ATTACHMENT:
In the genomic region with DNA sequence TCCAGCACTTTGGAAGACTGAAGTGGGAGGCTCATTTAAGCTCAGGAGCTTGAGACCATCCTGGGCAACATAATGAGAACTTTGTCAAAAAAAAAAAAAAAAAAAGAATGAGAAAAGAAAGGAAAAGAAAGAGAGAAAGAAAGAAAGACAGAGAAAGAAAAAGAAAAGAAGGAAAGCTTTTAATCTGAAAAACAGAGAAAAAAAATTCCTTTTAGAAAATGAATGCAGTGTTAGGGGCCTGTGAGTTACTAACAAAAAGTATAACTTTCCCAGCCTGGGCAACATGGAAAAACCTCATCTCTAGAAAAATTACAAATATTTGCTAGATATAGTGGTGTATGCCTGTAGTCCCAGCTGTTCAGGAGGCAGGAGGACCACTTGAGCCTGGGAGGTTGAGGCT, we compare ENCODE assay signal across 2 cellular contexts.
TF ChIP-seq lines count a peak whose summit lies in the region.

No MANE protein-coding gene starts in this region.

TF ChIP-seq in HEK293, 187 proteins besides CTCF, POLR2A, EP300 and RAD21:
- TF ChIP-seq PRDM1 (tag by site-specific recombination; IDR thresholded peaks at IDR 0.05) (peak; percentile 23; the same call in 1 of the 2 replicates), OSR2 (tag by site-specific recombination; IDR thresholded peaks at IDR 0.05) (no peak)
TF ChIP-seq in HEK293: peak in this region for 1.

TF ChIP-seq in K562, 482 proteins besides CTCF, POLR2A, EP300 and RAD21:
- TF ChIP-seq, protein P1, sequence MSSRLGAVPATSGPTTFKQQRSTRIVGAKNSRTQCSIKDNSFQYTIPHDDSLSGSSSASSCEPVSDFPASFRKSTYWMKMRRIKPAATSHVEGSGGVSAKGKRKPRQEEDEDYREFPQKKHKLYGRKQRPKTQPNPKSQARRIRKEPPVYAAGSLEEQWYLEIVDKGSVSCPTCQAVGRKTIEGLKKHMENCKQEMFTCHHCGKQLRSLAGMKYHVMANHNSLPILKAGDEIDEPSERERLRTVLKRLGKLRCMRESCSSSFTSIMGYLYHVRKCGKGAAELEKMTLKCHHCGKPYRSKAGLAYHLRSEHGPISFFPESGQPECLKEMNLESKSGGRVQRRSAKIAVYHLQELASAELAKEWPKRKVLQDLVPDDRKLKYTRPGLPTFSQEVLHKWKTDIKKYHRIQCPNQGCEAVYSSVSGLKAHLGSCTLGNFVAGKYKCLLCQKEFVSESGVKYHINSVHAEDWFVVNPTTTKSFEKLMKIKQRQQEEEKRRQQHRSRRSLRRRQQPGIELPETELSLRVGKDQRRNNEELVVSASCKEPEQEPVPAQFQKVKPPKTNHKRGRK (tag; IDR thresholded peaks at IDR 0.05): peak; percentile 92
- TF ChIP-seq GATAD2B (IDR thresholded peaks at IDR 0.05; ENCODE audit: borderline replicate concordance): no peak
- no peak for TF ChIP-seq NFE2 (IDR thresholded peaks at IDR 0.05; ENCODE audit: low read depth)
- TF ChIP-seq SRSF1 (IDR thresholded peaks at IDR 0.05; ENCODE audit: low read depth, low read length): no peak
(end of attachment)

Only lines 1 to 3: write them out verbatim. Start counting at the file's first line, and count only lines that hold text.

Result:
In the genomic region with DNA sequence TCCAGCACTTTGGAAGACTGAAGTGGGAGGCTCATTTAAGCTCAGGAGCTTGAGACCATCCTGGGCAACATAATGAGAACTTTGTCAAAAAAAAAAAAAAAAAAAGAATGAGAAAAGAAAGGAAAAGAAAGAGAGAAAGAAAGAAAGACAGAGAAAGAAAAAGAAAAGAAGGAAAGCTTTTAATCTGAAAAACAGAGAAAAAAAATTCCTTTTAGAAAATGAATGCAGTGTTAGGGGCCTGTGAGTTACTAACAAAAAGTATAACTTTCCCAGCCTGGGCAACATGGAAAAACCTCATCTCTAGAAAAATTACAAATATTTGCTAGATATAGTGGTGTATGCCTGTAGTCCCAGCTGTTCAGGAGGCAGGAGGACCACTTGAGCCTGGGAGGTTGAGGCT, we compare ENCODE assay signal across 2 cellular contexts.
TF ChIP-seq lines count a peak whose summit lies in the region.

No MANE protein-coding gene starts in this region.